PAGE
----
Opinion: Charlie Hebdo stands firm

POSTED: 01/15/15 2:43 PM

You have to give it to them: the remaining staff of Charlie Hebdo is not going to back down. While the tears over the loss of their colleagues probably are still flowing freely, the staff is resolute in its decision to publish Mohammed-cartoons in tomorrow’s edition. Circulation of this issue will be one million copies.

Richard Malka, Charlie’s attorney, said that the choice for the subject matter was quickly made. Malka told public radio broadcaster France Info that the remaining editors are determined not to give in to the wishes of terrorists. “Otherwise everything would have been in vain.” Readers may count on an edition that celebrates the right to blasphemy.

The editorial staff completed the magazine’s cover last night. Editor-in-Chief Gérard Biard has attempted to prevent that the issue would turn into one long necrology. “We did not want to be cry-babies.”

Last Wednesday’s terrorist attack killed eight journalists and a receptionist. Eleven people sustained serious injuries.

The only Dutch contributing cartoonist, Bernard Willem Holtrop was in the Netherlands during the attack and he worked during the past couple of days on the new edition. That promises to become the most sold issue in the magazine’s history. The regular circulation of Charlie Hebdo is between 60 and 70 thousand copies.

Distributor Betapress that takes care of the distribution of the approximately 500 copies in the Netherlands, expects the magazine to be for sale on Wednesday evening or otherwise in the course of Thursday at some book stores and store chains and at train stations. Betapress reported a large interest in the issue.

A couple of years ago Betapress stopped the distribution of Charlie Hebdo for a lack of interest. Bankruptcy has been looming for Charlie Hebdo for a long time, but those concerns are gone for the time being. Since the attacks, Charlie received donations from the French government ($1.2 million), the parent company of the British daily The Guardian ($154,000) and from several funds that promote freedom of the press (totaling $600,000).

Betapress said that there will be no Dutch version of the new Charlie Hebdo. The distributor declined to say which stores have ordered the satirical magazine. The Dutch daily Trouw reported that the AKO-stores are among the retailers that will sell it.

Critics may feel that the decision by Charlie’s editorial staff to punch the prophet Mohammed for good measure once more in the face is rather reckless. Up to a point, we understand that sentiment. On the other hand – any editor worth his salt at Charlie Hebdo did not really have another choice – short of resigning and fleeing to a tropical and terrorist-free island in the Caribbean.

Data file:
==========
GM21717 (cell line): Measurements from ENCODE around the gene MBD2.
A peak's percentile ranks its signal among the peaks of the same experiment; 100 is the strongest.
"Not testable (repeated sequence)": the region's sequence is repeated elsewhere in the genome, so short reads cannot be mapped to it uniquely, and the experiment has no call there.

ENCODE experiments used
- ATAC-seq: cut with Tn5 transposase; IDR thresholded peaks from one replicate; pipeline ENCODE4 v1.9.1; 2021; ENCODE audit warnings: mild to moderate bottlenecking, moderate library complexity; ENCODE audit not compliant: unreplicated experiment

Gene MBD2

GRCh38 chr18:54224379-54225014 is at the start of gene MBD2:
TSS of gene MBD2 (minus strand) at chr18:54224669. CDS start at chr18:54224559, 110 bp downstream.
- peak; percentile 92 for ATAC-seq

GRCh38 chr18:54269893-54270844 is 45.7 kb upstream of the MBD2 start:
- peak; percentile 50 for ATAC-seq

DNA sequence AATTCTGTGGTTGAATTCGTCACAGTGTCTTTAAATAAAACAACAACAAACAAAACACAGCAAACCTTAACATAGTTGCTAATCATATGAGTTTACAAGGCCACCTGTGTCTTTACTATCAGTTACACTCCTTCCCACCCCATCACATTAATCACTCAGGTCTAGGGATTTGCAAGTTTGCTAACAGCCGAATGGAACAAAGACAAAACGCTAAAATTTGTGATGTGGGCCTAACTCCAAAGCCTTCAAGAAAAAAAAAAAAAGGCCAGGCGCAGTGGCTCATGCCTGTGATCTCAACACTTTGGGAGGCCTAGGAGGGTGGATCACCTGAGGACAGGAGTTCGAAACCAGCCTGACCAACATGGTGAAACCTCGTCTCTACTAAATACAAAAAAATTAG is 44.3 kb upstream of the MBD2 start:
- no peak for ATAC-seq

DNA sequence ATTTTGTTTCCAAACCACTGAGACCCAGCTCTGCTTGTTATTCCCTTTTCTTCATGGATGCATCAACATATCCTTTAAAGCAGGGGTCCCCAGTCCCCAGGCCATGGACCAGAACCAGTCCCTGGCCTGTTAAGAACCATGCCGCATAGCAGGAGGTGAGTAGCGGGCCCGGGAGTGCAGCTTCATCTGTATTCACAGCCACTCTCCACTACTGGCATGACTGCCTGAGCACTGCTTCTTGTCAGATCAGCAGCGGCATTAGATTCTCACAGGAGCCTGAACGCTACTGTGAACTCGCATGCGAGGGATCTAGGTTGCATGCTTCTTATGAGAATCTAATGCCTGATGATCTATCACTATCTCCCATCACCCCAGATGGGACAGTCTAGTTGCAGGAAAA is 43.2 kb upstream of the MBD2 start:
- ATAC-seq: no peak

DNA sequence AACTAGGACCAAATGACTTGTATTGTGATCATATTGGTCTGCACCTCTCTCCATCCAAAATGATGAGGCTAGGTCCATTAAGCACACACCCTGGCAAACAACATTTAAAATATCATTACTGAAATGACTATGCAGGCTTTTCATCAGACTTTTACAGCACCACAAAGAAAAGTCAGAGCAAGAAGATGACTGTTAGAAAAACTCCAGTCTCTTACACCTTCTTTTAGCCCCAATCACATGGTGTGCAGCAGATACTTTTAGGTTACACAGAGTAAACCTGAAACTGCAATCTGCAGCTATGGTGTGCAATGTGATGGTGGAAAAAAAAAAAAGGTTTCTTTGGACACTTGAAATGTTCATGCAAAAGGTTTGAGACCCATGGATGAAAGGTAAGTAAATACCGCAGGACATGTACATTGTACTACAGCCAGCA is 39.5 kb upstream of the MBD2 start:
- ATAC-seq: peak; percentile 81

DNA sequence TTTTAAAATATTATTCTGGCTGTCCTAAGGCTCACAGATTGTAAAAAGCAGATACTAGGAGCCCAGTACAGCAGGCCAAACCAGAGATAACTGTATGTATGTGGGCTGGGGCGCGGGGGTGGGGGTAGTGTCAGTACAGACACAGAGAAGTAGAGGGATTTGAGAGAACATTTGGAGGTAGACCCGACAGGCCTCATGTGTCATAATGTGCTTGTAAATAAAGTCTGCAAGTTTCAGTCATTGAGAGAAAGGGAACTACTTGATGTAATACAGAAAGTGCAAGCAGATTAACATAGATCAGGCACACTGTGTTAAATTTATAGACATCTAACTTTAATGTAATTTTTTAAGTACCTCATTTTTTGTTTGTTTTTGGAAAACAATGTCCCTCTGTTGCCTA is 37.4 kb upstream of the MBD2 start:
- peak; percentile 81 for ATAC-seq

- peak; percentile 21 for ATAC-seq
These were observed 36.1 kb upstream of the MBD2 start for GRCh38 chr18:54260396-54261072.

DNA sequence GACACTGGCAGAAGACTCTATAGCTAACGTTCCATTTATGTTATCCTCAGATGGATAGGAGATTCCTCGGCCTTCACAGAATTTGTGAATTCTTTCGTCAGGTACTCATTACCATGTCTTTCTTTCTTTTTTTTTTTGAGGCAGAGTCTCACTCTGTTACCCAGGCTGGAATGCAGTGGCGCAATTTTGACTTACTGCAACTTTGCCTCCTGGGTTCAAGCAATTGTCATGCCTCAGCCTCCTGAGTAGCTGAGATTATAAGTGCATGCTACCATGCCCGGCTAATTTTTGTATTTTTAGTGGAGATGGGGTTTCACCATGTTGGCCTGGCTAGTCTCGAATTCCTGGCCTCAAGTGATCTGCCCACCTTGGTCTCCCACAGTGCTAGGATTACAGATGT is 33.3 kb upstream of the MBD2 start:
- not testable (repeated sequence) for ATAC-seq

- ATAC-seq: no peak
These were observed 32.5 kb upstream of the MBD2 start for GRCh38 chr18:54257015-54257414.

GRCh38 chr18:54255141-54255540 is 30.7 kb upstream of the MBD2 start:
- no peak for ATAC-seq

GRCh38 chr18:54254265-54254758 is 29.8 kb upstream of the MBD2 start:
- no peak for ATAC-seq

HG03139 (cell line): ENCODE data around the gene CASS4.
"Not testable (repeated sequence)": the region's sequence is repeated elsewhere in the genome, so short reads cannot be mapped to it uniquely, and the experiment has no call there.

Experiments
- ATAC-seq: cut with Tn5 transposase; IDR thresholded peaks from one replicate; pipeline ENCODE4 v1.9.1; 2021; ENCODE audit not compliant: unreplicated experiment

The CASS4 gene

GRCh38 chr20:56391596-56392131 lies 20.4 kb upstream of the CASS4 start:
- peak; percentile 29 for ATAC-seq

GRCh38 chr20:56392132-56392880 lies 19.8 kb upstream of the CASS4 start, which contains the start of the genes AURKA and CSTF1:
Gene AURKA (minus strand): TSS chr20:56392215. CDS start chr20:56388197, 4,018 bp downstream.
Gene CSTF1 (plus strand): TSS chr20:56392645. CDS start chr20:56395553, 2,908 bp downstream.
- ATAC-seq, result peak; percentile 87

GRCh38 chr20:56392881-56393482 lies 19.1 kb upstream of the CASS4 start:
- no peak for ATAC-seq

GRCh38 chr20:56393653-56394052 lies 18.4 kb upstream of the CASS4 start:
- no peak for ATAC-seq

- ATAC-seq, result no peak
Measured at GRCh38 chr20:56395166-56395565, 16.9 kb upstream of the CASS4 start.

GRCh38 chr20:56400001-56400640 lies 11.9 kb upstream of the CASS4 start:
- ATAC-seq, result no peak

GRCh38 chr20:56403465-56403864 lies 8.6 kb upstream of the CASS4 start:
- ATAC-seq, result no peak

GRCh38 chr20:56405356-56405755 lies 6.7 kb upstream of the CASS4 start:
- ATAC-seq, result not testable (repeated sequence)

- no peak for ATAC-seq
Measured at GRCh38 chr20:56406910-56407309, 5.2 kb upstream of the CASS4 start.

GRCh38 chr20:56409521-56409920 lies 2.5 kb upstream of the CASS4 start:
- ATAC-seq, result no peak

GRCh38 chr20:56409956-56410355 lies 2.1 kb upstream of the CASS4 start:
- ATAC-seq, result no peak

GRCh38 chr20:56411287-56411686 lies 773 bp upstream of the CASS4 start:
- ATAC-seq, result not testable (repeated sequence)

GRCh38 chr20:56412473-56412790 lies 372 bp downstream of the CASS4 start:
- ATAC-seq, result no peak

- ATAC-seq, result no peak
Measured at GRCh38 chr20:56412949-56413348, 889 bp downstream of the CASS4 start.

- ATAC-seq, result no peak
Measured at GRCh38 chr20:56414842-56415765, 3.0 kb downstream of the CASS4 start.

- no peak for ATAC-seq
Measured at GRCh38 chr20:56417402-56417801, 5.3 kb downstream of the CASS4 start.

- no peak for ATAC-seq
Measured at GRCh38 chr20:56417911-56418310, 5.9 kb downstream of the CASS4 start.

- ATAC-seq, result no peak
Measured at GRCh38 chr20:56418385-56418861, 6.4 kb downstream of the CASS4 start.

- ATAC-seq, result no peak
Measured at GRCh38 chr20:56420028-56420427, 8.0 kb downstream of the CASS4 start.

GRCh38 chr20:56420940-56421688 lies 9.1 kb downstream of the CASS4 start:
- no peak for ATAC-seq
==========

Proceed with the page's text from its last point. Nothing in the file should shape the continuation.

If you stand for something, you cannot back down. And thus, terrorists who conveniently abuse the Islam to do whatever they are doing, will always find an excuse for their senseless barbarism.

In St. Maarten, Charlie Hebdo has always been on sale at Le Grand Marché in Cole Bay. Usually there were one or two copies lingering in the rack with French newspapers. But last Saturday, they were all gone and one may expect that there is serious interest in Charlie’s new stand for freedom of expression – and the freedom of blasphemy.

The opinion in the Netherlands about the work of Charlie Hebdo is sharply divided. Reading those opinions, it has occurred to us that most people are unable to make the distinction between defamation and satire. If Charlie Hebdo’s cartoons are simply dismissed as vulgar insults to Mohammed, as some people do, we may as well close down all theaters and forbid standup comedians to perform. That is not the world we want to live in.

Freedom of expression – within a given context – goes far, very far. And rightly so.

In the same vein, it is okay for people to have a different opinion on this issue. One Trouw-reader wrote: “If you constantly insult your own brother, sister, partner of child, friendship will come to an end. Saying that this is freedom of expression is shortsighted, because you cause that other person constant pain.”

This is, in a nutshell the misunderstanding that rages through this debate. Calling somebody at random names in a public place amounts quickly to insult or, if the argument becomes heated, to threats. All that is against the law.

But the standup comedian, the cartoonist and the columnist have a much larger freedom. They show their audience a different world, one that sometimes puts a smile on your face, sometimes outrages you and sometimes makes you think. That’s all part of the society we live in.

We read somewhere that Charlie Hebdo has insulted the Pope more often than it did Mohammed and Catholics have never come out with guns blazing – at least not recently. Maybe that is because Christians have their own history of violence – and they’ve had enough of it.

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